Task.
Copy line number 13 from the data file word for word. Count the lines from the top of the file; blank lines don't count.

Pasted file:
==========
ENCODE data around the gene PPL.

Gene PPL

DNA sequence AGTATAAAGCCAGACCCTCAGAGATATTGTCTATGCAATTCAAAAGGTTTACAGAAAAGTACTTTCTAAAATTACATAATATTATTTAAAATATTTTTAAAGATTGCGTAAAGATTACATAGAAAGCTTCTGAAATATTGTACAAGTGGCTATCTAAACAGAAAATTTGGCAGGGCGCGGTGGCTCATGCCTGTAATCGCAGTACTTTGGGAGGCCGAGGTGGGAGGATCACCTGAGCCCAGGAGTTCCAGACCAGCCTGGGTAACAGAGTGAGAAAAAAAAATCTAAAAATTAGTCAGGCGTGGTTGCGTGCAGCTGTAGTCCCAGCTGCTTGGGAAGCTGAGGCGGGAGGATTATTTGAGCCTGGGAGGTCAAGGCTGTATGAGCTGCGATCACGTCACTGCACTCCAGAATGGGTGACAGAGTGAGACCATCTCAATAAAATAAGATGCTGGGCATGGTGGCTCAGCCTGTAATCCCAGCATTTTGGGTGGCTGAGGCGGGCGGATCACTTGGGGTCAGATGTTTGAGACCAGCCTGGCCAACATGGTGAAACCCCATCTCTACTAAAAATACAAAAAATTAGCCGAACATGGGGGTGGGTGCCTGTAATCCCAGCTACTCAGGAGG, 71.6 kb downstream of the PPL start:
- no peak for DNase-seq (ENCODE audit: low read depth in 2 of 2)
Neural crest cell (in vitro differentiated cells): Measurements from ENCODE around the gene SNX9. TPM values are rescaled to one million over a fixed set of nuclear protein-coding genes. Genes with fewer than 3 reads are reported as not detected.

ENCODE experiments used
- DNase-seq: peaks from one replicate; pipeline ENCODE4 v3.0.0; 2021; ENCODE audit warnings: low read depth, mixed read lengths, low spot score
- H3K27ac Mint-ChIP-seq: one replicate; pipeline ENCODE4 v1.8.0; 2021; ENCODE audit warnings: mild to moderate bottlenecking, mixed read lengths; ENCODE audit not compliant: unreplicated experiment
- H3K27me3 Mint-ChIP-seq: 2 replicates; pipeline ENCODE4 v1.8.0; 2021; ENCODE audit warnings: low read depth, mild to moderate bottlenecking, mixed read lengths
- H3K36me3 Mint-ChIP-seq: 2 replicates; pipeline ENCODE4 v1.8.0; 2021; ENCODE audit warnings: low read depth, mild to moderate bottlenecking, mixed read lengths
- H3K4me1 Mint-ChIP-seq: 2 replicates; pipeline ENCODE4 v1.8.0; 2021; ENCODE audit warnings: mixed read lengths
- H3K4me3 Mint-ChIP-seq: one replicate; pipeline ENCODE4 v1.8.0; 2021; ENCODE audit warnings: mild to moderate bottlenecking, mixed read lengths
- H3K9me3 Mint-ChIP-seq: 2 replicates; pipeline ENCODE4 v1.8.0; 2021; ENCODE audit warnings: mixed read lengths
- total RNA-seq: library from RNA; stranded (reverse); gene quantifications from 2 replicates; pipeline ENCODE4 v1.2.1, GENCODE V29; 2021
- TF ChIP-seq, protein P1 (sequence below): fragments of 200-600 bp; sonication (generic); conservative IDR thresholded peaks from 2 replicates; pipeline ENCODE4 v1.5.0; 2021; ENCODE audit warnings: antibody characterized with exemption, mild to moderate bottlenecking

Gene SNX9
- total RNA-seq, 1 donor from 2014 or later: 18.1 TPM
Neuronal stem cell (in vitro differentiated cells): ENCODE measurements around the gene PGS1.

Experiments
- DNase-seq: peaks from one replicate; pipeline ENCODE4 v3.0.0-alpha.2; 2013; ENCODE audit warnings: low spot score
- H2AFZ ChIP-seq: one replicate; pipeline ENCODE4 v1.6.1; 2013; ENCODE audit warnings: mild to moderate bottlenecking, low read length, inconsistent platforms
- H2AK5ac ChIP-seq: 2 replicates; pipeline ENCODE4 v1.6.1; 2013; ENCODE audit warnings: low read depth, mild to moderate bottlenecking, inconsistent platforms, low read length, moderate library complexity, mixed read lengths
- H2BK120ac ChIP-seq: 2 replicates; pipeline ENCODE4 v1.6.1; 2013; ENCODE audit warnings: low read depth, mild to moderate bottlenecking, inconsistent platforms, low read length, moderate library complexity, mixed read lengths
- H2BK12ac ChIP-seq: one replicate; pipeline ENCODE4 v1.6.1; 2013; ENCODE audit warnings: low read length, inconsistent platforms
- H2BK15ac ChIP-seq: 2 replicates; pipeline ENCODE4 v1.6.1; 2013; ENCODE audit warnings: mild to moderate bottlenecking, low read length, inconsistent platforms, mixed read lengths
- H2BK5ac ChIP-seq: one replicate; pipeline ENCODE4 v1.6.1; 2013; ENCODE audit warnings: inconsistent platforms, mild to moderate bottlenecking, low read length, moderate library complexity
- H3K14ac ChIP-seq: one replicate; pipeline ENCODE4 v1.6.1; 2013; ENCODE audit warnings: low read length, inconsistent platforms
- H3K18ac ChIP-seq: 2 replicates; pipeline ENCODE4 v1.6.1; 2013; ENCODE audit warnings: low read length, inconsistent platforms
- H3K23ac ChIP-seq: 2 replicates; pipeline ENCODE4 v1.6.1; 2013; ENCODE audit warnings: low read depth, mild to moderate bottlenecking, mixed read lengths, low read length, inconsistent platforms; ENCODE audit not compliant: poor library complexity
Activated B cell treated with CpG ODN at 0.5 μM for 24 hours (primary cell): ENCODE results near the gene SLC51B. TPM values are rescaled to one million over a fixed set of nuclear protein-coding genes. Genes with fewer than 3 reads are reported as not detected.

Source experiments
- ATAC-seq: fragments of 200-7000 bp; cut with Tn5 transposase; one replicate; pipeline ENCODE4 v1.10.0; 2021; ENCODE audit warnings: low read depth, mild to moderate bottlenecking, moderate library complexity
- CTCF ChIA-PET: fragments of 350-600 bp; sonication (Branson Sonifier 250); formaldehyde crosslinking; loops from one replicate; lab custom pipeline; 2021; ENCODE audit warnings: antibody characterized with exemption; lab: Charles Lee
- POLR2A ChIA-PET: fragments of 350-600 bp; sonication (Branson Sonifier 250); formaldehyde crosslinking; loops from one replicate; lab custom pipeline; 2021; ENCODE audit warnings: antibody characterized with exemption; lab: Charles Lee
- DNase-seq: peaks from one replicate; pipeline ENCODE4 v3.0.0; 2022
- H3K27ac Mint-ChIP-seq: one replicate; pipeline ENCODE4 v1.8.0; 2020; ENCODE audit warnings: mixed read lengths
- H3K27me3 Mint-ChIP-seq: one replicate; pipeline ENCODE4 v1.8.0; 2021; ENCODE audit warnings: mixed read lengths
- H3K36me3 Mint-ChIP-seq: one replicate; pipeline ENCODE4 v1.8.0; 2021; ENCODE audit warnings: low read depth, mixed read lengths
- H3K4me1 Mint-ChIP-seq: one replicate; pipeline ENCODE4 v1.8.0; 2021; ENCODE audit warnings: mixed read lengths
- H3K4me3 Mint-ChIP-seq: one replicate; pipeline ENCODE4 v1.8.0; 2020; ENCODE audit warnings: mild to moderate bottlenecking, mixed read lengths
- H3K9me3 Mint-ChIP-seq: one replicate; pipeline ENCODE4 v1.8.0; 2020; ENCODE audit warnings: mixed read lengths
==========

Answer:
- H3K9me3 Mint-ChIP-seq: 2 replicates; pipeline ENCODE4 v1.8.0; 2021; ENCODE audit warnings: mixed read lengths